Page 4, 10th September 1943

10th September 1943
Page 4
Page 4, 10th September 1943 — CLIMAX AND DANGER

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THE Allies have landed on the continent of Europe. General Smuts, a level-headed calculator, has estimated that the war—the whole war, east and west—will take an

other twelve months to finish. In their bones most people feel that the war in Europe is over except for the uncertainty how long Germany's collapse and surrender will be delayed as the tide of havoc laps her land, her cities, her people. Where is Hitler? We do not know. We can form a shrewd opinion that he no more controls Germany to-day than Mussolini controls Italy. This autumn unpredictable cracks arc likely suddenly to gape before our eyes as we survey the European continent. General Smuts himself has gone ahead of most guessers by suggesting that among the vast forces gathering to bring down the Nazi " gangsters," not the least effective will be the fifth column in Germany, or in other words, as he put it, " the revolt of the German soul itself."

It will be the speed of the European collapse that, paradoxically as it may sound, will constitute the next great danger to the Allied strategy, political as well as military. A strong man pushing with all his strength against a door that suddenly and unexpectedly gives way finds himself sprawling through the gap in as great a collapse as the door itself.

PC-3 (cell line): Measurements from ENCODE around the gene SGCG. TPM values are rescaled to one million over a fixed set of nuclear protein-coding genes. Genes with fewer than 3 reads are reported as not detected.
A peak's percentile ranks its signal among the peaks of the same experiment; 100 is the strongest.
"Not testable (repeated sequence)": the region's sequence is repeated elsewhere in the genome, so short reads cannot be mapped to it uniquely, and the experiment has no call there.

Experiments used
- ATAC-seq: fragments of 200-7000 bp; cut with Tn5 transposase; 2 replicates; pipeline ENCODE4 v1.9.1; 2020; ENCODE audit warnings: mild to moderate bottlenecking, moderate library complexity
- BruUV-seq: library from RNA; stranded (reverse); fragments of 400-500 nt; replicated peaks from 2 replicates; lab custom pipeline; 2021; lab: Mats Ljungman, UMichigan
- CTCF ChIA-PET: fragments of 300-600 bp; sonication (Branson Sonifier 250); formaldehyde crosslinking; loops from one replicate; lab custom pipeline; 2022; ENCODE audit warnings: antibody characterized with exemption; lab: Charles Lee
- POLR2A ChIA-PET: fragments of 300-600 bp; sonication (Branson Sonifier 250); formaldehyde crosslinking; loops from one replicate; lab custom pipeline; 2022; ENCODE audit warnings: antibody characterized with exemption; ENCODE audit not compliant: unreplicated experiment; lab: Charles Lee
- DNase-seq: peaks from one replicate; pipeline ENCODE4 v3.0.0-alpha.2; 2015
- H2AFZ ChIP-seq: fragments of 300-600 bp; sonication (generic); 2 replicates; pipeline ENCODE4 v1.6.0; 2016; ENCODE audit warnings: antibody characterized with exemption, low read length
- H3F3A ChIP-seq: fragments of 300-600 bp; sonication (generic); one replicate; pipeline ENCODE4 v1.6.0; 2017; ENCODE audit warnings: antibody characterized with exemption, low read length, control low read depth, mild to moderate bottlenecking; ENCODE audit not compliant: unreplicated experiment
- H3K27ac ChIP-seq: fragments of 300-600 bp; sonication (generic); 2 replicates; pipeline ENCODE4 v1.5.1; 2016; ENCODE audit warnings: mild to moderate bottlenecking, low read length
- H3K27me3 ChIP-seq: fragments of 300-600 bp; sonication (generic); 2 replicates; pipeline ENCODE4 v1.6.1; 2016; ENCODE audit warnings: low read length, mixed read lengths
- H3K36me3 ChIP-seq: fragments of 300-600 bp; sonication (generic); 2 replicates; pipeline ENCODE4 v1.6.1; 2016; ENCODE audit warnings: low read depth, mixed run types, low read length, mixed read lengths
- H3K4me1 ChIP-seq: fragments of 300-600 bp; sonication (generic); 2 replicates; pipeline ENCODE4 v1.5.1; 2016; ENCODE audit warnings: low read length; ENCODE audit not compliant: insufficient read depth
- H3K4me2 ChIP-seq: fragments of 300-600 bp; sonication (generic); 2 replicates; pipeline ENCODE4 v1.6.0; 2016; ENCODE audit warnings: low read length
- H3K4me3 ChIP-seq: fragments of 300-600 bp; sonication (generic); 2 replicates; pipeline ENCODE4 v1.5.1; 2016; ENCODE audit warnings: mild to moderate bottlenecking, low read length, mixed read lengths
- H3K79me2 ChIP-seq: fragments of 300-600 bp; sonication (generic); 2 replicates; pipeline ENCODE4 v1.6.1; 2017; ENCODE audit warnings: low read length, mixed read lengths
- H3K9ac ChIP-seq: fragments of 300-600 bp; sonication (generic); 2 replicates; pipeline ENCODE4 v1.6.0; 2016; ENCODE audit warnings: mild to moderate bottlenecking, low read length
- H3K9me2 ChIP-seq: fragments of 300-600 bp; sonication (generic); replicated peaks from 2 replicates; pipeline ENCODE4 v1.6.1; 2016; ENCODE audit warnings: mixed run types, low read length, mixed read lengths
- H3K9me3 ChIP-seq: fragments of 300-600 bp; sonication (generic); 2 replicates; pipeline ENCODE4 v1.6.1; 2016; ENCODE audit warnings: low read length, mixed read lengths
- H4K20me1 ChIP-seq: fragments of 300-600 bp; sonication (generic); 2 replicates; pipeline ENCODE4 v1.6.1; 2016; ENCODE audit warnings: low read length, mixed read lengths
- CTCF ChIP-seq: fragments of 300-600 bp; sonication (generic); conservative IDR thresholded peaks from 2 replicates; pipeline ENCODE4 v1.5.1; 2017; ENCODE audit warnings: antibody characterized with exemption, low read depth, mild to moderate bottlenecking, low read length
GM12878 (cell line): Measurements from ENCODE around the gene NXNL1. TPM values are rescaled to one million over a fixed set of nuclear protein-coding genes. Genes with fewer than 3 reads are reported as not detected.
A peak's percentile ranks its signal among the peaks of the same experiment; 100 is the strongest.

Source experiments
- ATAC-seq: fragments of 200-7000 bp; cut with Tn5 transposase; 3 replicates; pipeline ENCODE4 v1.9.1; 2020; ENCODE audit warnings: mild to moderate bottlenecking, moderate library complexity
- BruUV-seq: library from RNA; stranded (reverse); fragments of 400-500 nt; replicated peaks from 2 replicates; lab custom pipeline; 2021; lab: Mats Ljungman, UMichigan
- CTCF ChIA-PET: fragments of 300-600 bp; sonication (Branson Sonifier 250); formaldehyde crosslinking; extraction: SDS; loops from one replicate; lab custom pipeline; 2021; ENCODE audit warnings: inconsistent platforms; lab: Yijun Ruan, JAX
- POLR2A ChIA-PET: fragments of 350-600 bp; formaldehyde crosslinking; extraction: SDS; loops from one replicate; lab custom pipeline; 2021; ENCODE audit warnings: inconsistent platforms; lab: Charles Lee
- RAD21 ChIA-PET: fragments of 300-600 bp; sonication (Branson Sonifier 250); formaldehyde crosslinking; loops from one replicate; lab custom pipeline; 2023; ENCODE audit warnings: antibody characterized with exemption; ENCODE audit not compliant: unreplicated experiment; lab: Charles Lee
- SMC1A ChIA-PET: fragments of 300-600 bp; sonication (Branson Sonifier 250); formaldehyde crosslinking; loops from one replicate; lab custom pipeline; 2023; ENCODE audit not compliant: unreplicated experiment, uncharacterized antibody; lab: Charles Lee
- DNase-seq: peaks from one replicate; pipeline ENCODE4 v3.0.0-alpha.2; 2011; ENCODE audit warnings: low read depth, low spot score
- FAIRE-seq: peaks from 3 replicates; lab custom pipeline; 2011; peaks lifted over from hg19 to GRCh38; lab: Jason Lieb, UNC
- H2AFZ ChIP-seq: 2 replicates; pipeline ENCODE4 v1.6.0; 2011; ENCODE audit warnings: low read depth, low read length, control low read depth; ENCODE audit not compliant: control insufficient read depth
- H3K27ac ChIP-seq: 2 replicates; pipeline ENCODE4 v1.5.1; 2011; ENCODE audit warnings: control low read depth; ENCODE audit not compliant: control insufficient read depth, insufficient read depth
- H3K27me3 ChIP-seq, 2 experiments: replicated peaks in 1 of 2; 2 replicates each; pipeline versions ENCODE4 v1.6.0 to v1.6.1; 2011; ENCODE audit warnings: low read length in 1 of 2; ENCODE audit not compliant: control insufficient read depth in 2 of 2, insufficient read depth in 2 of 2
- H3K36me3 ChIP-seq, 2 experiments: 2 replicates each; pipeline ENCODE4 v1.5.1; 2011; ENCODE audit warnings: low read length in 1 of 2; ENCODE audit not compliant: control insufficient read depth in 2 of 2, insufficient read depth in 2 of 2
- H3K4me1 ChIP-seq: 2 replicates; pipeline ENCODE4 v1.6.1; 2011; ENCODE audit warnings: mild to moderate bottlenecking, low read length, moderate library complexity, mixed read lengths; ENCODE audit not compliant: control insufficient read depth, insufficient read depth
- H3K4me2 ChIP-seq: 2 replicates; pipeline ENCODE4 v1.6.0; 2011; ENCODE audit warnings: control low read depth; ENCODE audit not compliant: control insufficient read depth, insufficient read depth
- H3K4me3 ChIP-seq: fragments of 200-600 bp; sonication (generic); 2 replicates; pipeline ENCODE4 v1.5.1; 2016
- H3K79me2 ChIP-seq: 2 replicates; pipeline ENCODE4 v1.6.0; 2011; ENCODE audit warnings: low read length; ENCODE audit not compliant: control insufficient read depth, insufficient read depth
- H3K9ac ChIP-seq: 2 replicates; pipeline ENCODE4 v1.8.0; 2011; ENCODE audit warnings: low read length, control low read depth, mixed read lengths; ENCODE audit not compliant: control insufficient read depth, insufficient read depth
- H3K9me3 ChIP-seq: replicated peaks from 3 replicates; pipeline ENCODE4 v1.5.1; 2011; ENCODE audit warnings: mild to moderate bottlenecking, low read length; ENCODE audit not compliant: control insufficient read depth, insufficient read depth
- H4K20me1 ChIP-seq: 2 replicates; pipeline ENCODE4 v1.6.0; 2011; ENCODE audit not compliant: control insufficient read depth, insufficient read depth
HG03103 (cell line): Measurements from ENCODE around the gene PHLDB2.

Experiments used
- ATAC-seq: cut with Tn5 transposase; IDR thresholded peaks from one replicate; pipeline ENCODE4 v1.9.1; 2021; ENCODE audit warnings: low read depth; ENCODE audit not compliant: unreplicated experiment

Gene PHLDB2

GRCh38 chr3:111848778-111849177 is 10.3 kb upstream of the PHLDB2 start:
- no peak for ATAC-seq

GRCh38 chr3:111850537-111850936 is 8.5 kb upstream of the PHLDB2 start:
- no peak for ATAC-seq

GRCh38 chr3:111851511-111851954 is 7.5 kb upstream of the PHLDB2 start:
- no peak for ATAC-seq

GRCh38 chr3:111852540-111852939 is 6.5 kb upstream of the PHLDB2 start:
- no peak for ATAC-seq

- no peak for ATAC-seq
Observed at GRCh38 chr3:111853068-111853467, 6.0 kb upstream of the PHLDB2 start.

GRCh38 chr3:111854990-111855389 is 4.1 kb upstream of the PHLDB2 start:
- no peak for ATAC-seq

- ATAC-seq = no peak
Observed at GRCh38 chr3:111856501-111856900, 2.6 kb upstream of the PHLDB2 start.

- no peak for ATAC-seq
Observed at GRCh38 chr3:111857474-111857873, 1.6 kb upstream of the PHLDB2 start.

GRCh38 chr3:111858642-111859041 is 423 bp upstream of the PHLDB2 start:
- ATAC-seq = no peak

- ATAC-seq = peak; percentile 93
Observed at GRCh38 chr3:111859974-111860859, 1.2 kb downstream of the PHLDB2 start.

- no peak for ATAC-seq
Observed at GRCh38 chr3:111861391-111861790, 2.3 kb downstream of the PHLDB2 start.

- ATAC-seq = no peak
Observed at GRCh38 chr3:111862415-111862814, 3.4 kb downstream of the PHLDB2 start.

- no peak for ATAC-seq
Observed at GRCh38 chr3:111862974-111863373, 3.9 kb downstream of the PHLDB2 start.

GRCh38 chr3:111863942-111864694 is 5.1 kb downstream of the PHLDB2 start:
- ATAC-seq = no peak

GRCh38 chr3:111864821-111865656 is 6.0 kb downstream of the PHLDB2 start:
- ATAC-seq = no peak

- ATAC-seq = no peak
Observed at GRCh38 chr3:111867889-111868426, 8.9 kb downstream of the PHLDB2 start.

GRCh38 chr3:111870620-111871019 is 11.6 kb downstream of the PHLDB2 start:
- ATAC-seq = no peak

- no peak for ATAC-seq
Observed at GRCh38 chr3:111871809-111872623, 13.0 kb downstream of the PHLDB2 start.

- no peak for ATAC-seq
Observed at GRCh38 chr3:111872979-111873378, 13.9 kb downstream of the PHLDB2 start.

Will the Allies find themselves sprawling in a European wilderness without a plan, unequal to an emergency where tanks and the hideous accumulation of armaments at our disposal will be worse than useless?

Russia's Part

HOW many people, for instance, are able at this moment to foresee. by the use of their bedraggled imagination, the part that will he played by Russia, this very autumn, in the inferno of a collapsed Europe?

One of the most interesting pieces of news that has come to us during the past few days is that Marshal Stalin has received in audience the leaders of the Orthodox Church and has approved the election of a Patriarch and the reconstitution of the Holy Synod. Is this a gesture to European Christians, especially of Latin descent, to suggest that the bogey of Boshevist atheism need no longer frighten them? Only the event will tell: but that is not enough. Something more than such a gesture is needed to eradicate the propaganda and the practice of a quarter of a century.

And besides, it may be too late for the " United Nations " to formulate a convincing thesis—convincing to European Catholics who wonder what Stalin has to offer as an improvement upon Hitler in the religiou sense—of any constructive Christian policy in a devastated Europe. The danger is urgent. Sooner than we expect, the emergency may fall upon us, and we may find ourselves, hopelessly, disastrously, historically, unequal to it. Have our leaders any plan at all, and if so, what is it?